In its ruling, the court held that the Religious Freedom Restoration Act, also known as RFRA, allows the owners of certain types of corporations to opt out of government regulations if those regulations run counter to their religious beliefs. Though individuals had been able to make RFRA claims under the law, the court had never held that it applied to closely-held corporations as well. The justices’ decision pleased religious conservatives who see liberal policy-making as antithetical to their faith. By applying it to companies, however, employees could have their access to healthcare shaped by religious beliefs that may not match their own.
Indeed, the ruling raised the specter that access to goods, services, and healthcare will be mediated by another person’s religious beliefs. Last term, the justices heard Masterpiece Cakeshop v. Colorado Civil Rights Commission, case involving a Christian baker who refused to bake a wedding cake for a same-sex couple, citing his personal religious beliefs. The Colorado Civil Rights Commission found that the baker had violated the state’s anti-discrimination law by refusing serve the couple because of their sexual orientation.
In their ruling in June, the justices sidestepped whether the baker’s First Amendment claim outweighed the state’s decision to protect gay and lesbian Americans from discrimination in the marketplace. Instead, they issued a narrow ruling in the baker’s favor that found the state commission had violated the principle of religious neutrality by allegedly denigrating his beliefs during their deliberations. Without Kennedy, the court’s leading figure on gay rights for two decades, the newly retrenched conservative justices could give conservatives Christians a legal path to bypass anti-discrimination laws that cover sexual orientation.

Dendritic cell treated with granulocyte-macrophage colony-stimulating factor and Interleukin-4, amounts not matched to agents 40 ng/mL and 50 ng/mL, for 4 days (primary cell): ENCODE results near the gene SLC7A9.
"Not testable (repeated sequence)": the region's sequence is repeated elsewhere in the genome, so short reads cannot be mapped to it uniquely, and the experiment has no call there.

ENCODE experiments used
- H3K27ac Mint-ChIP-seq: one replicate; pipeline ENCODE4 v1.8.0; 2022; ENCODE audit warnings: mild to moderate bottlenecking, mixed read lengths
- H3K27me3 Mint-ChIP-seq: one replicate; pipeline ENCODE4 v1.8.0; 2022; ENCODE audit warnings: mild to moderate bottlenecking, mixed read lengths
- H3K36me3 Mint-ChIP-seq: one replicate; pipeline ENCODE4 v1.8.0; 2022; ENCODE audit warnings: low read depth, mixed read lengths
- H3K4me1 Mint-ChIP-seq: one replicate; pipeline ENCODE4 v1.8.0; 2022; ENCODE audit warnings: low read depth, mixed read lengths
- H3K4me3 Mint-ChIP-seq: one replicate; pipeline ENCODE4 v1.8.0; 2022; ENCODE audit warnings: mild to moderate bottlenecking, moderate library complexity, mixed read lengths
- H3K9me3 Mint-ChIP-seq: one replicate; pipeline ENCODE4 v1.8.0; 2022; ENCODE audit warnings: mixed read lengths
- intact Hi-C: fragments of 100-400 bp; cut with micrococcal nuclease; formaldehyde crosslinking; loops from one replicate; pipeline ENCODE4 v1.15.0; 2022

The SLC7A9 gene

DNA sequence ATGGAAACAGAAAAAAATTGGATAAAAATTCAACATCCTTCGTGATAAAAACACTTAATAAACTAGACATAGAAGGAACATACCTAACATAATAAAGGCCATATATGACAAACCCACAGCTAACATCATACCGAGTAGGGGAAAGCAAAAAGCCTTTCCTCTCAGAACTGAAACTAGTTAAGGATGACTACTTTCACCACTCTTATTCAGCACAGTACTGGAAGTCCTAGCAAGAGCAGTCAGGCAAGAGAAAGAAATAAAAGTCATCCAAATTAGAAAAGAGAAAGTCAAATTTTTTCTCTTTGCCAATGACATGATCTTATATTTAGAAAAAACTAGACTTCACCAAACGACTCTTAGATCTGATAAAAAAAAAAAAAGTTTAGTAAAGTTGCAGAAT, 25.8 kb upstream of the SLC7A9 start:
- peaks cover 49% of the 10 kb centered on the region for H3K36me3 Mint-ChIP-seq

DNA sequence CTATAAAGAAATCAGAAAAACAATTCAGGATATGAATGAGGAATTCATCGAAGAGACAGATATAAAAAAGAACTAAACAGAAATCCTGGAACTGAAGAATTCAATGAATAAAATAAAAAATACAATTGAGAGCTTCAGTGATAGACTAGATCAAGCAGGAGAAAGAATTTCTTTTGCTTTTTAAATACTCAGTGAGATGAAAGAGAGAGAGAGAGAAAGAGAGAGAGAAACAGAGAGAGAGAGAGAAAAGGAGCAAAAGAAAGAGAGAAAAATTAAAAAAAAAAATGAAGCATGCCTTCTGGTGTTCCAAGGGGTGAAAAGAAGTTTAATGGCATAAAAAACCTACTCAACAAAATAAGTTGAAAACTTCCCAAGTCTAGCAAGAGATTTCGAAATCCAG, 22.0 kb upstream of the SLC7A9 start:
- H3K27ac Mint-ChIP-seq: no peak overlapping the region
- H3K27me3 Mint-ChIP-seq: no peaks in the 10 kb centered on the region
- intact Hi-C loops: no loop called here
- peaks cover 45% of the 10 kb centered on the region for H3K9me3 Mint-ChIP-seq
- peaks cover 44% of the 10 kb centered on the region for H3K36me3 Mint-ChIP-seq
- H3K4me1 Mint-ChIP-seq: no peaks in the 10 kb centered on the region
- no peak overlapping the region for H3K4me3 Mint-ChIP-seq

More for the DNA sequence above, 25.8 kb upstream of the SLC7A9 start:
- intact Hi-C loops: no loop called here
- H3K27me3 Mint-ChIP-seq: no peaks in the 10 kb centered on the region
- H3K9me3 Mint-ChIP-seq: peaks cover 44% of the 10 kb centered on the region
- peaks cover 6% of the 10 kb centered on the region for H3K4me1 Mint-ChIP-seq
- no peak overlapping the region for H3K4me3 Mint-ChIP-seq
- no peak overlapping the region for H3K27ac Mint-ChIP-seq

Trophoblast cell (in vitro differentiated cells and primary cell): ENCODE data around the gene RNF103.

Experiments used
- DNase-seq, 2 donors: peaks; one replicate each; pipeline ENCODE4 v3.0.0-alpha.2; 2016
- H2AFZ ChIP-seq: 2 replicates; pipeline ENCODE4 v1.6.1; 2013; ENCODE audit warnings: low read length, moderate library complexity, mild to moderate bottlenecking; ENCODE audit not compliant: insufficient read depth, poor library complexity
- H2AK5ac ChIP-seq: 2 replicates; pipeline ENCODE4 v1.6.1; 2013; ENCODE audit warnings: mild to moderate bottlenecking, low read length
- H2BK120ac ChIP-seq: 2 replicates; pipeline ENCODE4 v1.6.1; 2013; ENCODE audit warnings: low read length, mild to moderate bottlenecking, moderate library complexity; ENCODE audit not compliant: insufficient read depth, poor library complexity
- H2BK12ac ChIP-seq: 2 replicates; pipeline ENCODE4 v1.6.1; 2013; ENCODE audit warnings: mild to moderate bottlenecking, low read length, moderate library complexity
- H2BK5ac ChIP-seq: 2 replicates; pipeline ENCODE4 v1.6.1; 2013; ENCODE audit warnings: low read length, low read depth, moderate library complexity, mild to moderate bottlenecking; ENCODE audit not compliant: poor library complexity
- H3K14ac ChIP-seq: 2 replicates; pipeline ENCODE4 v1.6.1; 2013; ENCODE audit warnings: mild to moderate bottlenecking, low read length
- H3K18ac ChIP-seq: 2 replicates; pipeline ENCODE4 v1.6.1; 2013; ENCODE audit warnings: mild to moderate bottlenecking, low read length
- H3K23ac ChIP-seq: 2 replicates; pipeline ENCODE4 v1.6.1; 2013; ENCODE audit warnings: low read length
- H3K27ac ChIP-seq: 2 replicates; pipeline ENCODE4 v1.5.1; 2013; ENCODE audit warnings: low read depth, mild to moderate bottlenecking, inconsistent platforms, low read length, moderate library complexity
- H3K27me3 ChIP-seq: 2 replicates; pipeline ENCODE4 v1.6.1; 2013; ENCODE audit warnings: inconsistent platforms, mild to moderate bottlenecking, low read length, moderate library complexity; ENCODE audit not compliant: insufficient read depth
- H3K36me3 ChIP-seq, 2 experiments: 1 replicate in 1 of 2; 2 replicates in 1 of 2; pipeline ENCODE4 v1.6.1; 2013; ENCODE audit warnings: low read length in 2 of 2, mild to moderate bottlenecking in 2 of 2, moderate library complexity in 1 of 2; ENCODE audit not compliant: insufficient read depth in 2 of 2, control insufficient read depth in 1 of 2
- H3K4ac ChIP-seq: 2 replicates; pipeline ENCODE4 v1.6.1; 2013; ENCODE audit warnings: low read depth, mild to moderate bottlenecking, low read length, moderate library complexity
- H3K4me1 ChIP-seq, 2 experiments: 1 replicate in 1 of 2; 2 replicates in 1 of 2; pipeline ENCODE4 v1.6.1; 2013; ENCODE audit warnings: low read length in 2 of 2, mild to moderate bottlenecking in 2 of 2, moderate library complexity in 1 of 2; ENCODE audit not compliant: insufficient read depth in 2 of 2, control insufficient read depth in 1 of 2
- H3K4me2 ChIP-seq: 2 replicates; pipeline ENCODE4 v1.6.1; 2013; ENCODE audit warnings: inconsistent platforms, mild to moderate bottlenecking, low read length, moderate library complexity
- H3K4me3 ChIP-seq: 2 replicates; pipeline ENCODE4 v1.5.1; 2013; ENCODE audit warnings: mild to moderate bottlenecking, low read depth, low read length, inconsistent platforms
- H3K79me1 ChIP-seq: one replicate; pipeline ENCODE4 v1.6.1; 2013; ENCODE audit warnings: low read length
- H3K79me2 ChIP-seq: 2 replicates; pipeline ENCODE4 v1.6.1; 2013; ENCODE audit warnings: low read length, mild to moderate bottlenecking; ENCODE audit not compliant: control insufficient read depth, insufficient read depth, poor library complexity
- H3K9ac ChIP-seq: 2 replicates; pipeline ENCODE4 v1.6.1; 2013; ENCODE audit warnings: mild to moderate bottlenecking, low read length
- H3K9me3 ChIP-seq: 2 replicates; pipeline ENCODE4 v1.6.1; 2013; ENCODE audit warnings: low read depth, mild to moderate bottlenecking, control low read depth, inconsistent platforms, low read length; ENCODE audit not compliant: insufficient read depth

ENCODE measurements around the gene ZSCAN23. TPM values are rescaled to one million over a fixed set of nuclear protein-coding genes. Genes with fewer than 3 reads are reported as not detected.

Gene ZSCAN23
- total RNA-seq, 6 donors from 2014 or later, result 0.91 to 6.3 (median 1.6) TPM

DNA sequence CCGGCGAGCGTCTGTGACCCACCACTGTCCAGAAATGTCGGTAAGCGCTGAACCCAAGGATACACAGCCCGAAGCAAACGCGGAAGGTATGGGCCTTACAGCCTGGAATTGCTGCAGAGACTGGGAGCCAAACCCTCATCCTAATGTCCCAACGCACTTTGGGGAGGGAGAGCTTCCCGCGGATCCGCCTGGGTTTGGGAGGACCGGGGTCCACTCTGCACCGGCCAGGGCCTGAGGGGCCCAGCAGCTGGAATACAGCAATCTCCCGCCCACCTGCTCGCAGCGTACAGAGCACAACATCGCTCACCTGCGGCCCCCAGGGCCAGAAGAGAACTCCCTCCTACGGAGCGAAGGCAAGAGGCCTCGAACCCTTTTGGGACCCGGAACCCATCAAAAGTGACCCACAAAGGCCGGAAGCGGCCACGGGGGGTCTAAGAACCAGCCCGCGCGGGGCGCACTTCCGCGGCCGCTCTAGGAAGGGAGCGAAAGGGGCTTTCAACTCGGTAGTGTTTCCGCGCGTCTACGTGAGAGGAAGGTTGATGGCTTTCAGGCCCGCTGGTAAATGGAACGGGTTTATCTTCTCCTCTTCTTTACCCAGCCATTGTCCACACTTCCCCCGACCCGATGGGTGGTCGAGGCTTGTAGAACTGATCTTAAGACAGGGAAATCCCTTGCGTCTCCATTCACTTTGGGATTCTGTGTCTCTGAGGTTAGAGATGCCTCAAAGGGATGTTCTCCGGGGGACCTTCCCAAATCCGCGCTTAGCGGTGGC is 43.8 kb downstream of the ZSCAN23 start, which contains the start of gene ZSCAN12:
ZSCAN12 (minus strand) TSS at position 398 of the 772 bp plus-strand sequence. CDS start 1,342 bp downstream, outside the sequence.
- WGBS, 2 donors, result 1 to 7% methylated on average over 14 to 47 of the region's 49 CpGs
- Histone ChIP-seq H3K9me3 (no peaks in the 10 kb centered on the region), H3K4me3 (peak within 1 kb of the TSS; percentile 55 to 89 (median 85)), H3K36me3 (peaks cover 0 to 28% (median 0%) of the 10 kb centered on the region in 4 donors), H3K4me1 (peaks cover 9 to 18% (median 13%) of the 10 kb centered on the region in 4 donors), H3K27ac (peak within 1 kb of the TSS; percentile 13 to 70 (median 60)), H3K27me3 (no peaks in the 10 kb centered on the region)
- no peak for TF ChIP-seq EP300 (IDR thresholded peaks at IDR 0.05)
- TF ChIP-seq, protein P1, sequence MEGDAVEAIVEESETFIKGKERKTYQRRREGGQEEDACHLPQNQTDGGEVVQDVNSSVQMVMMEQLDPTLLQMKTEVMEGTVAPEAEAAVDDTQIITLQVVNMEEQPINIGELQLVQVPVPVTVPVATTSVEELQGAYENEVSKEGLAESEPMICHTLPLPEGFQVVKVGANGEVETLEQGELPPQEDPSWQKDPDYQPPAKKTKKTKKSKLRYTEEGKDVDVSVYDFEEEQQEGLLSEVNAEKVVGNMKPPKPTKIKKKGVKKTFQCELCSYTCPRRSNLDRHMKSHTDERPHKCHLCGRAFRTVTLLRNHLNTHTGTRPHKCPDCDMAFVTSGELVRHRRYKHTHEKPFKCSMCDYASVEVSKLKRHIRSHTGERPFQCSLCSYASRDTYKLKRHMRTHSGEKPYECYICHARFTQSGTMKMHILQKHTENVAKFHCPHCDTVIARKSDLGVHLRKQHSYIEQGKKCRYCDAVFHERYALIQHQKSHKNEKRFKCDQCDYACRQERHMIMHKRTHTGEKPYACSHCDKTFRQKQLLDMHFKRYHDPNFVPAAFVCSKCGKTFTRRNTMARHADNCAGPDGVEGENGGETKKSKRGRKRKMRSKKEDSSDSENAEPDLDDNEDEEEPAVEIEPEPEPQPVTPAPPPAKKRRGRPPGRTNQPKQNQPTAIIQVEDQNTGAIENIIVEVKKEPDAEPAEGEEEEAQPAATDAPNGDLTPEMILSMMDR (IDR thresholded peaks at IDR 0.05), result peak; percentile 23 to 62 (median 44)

The end result of all this may be a country that feels less like the United States of the late-twentieth century, and more like the patchwork collection of German states that made up the Holy Roman Empire after the Protestant Reformation. Just as each duke and prince was free to establish Catholicism, Lutheranism, or Calvinism in their territory, many Americans may soon live in a country where their rights and liberties fluctuate as they travel from one state to the next, or even from store to store on the city streets. The laws across a broad section of the country may provide a safe space for those writing them, and for no one else.